For a variety of different reasons, I have not activated a park since the start of December 2019. Today (Sunday 15th March 2020) was a beautiful sunny day so I decided to motivate myself and head out for a park activation. I chose my local park, the Totness Recreation Park VKFF-1754.
Totness is just a short drive from my home, and as a result, I have activated Totness many times before. The park is located about 40 km south-east of Adelaide in the Mount Lofty Ranges ‘Adelaide Hills’.
Above:- Map showing the location of the Totness Recreation Park. Map courtesy of Google maps.
Totness Recreation Park is about 41 hectares (101 acres) in size and was established on the 15th day of January 1970. The park is dissected by the South Eastern Freeway (the main road between Adelaide and Melbourne). The park is surrounded by rural properties that are primarily used for grazing.
Although it is designated as a Recreation Park, Totness has no visitor facilities. There are walking trails in the park. The park is not signposted nor is there a lot of parking options. Access to the park is either via Haines Fire Track for the southern section or Milne Road for the northern section. Milne Road runs off Mount Barker Road.
The land that is now Totness Recreation Park was formerly the property of the South Australian Railways and the Department of Transport. The park was declared as the Totness National Parks Reserve on the 15th day of January 1970 and was re-designated as a recreation park on the 27th day of April 1972.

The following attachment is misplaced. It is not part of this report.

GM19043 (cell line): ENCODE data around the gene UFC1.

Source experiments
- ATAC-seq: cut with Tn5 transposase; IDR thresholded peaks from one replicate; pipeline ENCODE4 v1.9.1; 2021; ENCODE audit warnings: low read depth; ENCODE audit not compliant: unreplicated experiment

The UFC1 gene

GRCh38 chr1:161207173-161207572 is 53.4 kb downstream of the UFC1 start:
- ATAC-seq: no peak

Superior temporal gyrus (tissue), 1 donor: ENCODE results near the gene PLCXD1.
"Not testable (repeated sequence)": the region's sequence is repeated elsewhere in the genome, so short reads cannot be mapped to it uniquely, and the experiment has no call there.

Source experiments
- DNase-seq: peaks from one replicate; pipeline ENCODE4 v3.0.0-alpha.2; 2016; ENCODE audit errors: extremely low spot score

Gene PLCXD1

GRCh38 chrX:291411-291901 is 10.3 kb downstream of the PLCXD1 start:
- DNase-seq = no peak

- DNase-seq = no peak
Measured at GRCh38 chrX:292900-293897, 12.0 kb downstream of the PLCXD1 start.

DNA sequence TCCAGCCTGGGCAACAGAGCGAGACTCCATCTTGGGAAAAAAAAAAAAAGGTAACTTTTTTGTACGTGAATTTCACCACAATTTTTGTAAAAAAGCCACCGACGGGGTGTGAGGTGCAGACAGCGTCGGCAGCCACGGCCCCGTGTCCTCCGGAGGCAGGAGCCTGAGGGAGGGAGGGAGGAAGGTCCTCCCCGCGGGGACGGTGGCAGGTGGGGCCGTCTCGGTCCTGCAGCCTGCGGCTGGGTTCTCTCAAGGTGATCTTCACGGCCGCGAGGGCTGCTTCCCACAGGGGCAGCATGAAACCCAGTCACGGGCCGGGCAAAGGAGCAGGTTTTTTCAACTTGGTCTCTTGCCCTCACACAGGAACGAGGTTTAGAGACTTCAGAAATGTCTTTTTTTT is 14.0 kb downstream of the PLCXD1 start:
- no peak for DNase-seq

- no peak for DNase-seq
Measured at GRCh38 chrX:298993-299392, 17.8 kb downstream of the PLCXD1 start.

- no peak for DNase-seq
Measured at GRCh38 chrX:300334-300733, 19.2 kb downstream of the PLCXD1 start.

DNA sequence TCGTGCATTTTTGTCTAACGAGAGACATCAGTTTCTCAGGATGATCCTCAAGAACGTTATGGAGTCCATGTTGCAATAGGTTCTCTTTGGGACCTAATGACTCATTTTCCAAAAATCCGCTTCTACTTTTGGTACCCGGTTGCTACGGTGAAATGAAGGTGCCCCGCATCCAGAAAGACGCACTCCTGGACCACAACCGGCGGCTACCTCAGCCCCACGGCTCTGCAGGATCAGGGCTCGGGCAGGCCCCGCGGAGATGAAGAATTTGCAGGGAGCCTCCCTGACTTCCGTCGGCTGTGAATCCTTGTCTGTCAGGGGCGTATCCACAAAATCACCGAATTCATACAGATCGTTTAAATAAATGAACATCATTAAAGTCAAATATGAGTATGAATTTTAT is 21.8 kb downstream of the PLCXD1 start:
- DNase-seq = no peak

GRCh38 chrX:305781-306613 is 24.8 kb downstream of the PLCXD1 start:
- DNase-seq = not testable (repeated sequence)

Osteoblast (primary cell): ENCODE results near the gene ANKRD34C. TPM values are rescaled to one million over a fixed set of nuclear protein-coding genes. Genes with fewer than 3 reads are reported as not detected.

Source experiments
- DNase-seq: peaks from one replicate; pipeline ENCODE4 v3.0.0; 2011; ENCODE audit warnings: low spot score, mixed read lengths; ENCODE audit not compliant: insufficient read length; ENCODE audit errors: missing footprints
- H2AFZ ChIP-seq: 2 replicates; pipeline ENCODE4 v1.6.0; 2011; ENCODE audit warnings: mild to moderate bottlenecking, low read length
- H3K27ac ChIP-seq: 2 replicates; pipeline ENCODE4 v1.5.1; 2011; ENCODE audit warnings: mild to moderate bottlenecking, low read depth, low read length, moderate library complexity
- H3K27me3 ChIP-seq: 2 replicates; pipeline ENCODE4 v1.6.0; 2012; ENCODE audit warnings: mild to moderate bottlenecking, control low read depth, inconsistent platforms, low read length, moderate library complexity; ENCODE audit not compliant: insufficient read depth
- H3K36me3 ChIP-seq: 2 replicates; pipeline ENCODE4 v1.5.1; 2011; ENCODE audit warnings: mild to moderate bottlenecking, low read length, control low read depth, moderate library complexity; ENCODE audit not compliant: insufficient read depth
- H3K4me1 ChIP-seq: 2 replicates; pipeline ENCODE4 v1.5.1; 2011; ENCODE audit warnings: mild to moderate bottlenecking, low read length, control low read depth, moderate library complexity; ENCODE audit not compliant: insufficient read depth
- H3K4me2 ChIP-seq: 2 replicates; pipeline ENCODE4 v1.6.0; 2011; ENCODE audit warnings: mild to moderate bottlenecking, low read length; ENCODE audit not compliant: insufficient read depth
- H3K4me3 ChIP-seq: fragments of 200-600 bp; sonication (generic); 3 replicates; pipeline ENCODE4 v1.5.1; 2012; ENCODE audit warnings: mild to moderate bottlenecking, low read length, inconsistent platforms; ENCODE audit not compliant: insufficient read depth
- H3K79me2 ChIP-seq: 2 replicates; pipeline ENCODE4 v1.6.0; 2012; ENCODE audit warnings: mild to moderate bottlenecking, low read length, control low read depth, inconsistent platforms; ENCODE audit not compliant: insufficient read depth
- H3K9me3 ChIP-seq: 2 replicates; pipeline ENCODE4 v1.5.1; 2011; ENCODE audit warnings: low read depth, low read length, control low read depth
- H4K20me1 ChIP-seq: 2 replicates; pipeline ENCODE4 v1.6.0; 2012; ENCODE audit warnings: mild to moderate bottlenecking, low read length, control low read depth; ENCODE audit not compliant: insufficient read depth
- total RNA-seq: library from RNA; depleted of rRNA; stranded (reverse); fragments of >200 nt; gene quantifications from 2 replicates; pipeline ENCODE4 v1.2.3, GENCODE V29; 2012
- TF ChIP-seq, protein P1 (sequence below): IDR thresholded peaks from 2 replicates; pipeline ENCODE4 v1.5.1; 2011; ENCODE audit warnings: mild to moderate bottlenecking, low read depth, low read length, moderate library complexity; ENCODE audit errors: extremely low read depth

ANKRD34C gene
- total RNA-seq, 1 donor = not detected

Above:- An aerial view of the Totness Recreation Park looking west towards the city of Adelaide. Image courtesy of Google maps.
The park takes its name from the area of Totness, which was named by William Hannaford (1825-1869) when he cut up section 2963 Hundred of Macclesfield in 1961. He issued seventy-year leases with right of purchase which commenced in 1871. Hannaford was born in Totnes Devon in 1825. He emigrated to Australia aboard the Emma in 1845. The surrounding area was as known as Little Totness.
The town of Totnes in Devon, England is a small market town located at the head of the estuary of the River Dart. The town has a long recorded history dating back to 907 when its first castle was built. The spelling of the town is Totnes, unlike Totness in South Australia.
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During the late 1800s and early 1900s, the wattle bark industry flourished in the vicinity of the park. Stringybark trees were cut for firewood. The nearby Mount Barker Tannery utilised the wattle bark for tanning leather and the firewood was used in steam boilers and brick kilns.